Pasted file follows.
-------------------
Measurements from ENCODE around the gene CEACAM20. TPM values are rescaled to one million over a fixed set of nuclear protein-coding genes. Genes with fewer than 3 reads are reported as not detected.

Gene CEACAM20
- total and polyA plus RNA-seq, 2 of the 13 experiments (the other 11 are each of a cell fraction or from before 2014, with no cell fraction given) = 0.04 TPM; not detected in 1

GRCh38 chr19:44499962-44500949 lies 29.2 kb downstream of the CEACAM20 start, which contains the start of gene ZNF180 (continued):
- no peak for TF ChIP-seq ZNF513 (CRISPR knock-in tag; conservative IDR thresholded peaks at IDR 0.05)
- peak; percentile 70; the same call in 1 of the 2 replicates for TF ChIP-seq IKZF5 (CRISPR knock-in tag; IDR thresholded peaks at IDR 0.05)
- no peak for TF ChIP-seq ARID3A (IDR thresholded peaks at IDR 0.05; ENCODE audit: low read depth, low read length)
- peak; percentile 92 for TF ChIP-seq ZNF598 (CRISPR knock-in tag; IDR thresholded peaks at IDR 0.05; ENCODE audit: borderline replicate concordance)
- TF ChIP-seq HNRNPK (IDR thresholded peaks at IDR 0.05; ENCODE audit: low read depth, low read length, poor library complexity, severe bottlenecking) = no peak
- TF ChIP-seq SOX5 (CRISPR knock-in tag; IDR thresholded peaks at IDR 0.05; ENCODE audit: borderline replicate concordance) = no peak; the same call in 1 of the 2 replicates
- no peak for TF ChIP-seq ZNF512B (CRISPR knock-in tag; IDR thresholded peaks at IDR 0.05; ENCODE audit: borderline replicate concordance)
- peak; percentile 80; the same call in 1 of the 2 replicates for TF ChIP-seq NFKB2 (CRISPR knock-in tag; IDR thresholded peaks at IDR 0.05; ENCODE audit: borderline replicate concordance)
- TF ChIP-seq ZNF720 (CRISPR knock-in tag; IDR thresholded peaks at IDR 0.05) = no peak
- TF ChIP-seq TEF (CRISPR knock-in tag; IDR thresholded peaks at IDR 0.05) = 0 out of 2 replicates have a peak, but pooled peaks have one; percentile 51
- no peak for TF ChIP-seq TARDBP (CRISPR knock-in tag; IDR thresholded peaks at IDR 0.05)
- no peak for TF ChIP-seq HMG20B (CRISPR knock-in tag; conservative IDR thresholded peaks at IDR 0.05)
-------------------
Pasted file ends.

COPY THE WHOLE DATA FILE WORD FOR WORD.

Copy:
Measurements from ENCODE around the gene CEACAM20. TPM values are rescaled to one million over a fixed set of nuclear protein-coding genes. Genes with fewer than 3 reads are reported as not detected.

Gene CEACAM20
- total and polyA plus RNA-seq, 2 of the 13 experiments (the other 11 are each of a cell fraction or from before 2014, with no cell fraction given) = 0.04 TPM; not detected in 1

GRCh38 chr19:44499962-44500949 lies 29.2 kb downstream of the CEACAM20 start, which contains the start of gene ZNF180 (continued):
- no peak for TF ChIP-seq ZNF513 (CRISPR knock-in tag; conservative IDR thresholded peaks at IDR 0.05)
- peak; percentile 70; the same call in 1 of the 2 replicates for TF ChIP-seq IKZF5 (CRISPR knock-in tag; IDR thresholded peaks at IDR 0.05)
- no peak for TF ChIP-seq ARID3A (IDR thresholded peaks at IDR 0.05; ENCODE audit: low read depth, low read length)
- peak; percentile 92 for TF ChIP-seq ZNF598 (CRISPR knock-in tag; IDR thresholded peaks at IDR 0.05; ENCODE audit: borderline replicate concordance)
- TF ChIP-seq HNRNPK (IDR thresholded peaks at IDR 0.05; ENCODE audit: low read depth, low read length, poor library complexity, severe bottlenecking) = no peak
- TF ChIP-seq SOX5 (CRISPR knock-in tag; IDR thresholded peaks at IDR 0.05; ENCODE audit: borderline replicate concordance) = no peak; the same call in 1 of the 2 replicates
- no peak for TF ChIP-seq ZNF512B (CRISPR knock-in tag; IDR thresholded peaks at IDR 0.05; ENCODE audit: borderline replicate concordance)
- peak; percentile 80; the same call in 1 of the 2 replicates for TF ChIP-seq NFKB2 (CRISPR knock-in tag; IDR thresholded peaks at IDR 0.05; ENCODE audit: borderline replicate concordance)
- TF ChIP-seq ZNF720 (CRISPR knock-in tag; IDR thresholded peaks at IDR 0.05) = no peak
- TF ChIP-seq TEF (CRISPR knock-in tag; IDR thresholded peaks at IDR 0.05) = 0 out of 2 replicates have a peak, but pooled peaks have one; percentile 51
- no peak for TF ChIP-seq TARDBP (CRISPR knock-in tag; IDR thresholded peaks at IDR 0.05)
- no peak for TF ChIP-seq HMG20B (CRISPR knock-in tag; conservative IDR thresholded peaks at IDR 0.05)